James Kuegler truly lives and breathes fitness.
Every day, whether it be for his own personal running, multisport or endurance efforts or training someone else, it’s all about movement, usually fairly rapid movement
at that. This personal obsession makes him a pretty good running coach, but what makes him exceptional is the fact that he’s also a Doctor of Chiropractic. It’s a combination of skills which gives his clients some very powerful and unique strategies for improving their form and speed.
James’ obsession with sport goes back to childhood, where like many kiwi boys he grew up with the earnest objective of becoming an All Black. At high school it was all about rugby, hiking and orienteering; there was never a time when he wasn’t extremely active. Well almost never – there was the gap year in England where he was possibly not at his fittest and gained 15kgs drinking and misbehaving like any good twenty-something young man. But even then he didn’t feel like that lifestyle came naturally. James’ body – and his mind – are designed to be fit and healthy, and pushed to full capacity of achievement.
When James came back from overseas in 2007, he quit drinking and eating badly and started training for his first Coast to Coast multisport event. That lasted about two weeks before he realised training for a 243km one-day event might require some guidance. He hired Gordon Walker, a Coast to Coast champion and Olympian Lisa Carrington’s current coach, and never looked back – completing the event in 2008 with relative ease.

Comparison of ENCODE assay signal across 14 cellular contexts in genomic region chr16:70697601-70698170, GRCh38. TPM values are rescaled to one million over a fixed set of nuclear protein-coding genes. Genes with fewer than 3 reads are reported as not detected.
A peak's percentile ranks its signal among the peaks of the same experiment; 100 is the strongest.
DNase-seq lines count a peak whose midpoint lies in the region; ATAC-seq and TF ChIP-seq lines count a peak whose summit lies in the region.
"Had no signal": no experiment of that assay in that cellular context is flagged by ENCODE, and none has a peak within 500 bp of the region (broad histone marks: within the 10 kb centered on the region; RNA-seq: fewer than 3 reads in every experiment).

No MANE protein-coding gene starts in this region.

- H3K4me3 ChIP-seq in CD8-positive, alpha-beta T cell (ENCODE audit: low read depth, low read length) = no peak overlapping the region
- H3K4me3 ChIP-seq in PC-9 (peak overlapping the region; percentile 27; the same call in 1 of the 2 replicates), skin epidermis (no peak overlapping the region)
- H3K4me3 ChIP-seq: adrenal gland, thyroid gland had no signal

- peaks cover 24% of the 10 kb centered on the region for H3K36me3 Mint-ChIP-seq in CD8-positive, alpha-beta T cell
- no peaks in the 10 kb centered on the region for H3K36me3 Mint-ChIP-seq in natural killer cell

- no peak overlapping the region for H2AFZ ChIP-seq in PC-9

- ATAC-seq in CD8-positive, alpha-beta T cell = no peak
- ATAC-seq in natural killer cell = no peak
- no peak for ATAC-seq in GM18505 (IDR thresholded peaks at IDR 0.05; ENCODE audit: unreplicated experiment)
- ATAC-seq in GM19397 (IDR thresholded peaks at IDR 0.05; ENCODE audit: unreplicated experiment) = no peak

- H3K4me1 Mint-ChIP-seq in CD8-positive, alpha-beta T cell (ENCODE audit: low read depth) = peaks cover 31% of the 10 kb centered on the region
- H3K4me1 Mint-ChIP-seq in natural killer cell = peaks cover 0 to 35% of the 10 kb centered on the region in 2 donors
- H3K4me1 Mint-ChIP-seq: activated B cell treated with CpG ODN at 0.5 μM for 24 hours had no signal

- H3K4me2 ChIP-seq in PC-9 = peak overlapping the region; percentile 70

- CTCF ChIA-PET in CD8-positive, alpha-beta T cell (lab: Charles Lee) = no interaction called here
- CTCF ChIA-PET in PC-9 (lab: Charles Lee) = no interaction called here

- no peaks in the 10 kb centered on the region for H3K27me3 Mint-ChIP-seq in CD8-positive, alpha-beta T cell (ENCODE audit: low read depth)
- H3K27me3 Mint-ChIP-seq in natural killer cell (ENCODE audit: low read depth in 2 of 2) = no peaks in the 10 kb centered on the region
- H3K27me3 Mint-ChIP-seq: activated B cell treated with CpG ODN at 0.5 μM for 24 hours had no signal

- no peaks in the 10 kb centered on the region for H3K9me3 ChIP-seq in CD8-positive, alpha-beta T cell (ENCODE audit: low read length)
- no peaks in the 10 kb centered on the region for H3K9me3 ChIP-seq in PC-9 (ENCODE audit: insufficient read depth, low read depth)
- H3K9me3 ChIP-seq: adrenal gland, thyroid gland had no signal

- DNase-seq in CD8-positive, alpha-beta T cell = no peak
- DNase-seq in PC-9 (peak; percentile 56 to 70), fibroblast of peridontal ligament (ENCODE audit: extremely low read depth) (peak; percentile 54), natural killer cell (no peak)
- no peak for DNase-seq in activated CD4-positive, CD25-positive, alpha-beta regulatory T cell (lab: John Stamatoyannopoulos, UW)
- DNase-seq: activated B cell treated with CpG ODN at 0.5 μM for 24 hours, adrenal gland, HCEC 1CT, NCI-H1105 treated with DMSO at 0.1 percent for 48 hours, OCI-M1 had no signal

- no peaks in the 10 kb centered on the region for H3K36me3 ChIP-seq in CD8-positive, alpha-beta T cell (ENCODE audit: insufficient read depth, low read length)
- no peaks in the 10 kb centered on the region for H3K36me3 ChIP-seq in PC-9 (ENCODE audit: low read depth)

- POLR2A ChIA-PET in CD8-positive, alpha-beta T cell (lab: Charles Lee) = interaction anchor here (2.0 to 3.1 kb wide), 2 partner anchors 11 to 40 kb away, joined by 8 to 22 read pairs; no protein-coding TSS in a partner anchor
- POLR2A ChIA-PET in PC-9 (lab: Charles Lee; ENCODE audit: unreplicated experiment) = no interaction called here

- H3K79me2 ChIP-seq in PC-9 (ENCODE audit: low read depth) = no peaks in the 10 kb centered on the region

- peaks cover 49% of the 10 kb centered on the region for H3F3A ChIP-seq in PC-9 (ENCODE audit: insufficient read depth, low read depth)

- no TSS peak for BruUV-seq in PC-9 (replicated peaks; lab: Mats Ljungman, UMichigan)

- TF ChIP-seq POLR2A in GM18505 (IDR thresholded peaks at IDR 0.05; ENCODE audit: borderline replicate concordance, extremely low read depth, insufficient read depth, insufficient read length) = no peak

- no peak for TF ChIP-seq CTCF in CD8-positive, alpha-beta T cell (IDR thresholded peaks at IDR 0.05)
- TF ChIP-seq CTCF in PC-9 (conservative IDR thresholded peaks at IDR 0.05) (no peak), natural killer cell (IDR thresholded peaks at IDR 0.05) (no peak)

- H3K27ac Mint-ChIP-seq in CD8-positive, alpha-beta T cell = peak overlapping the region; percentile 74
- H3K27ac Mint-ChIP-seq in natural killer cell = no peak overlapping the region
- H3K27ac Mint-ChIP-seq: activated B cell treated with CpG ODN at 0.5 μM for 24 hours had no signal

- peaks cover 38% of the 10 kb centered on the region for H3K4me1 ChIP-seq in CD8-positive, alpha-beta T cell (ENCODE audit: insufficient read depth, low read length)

While training for the Coast to Coast, he started his studies in chiropractic, a five year course. Only it took James a little longer as his obsession with endurance sport took over at times and he began to question which was more important. In 2010 he took some time out from his degree and worked in a practice manager role for a biomechanist. Learning everything from how to be a good receptionist through to the techniques they specialised in, would prove to be very helpful later in his career – even if he didn’t know it at the time.
While he was working there, James became very interested in stripping back the layers of social condition with respect to the way that we move. He also started doing some public speaking on this, which lead to people asking him to coach them. It was then he realised he’d found his true calling, training anyone from 55 year old beginner runners to marathon, and ultra marathon champions.
But what about that chiropractic degree? Well James always finishes what he starts, so he went back and completed it. He realised that despite the fact he may not actually practice in the industry in the end, the knowledge he would gain would enable him to truly understand the subtleties of the human body and apply that to training – whether it be with people with complicated health challenges or those striving to reach the top of their game. Lucky he did really, or he wouldn’t have met his lovely fiancé Anna – also a chiropractor – who keeps him up to date with advances in the industry.
James couldn’t be happier. He still regularly participates in endurance events himself, as well as using all his skills to train other people to improve and perform at their best. His chiropractic training comes into play almost every day as he tweaks people’s technique. Rather than just yelling at people to run faster, James is able to tell them to tilt their pelvis, land underneath their centre of gravity, or that they need to work on improving the flexibility of their hip flexors. It’s deeply satisfying when just a small adjustment in technique yields big results. And it often does.
And of course when any of his clients have challenges – physical or psychological – James is fully equipped to facilitate whatever it is that they need to get them back training as soon as possible. While at points it may have seemed like his career was to-ing and fro-ing between different paths, those two paths ended up beautifully intertwined to create the perfect skill set for a running coach with a deeper knowledge of the human body than most.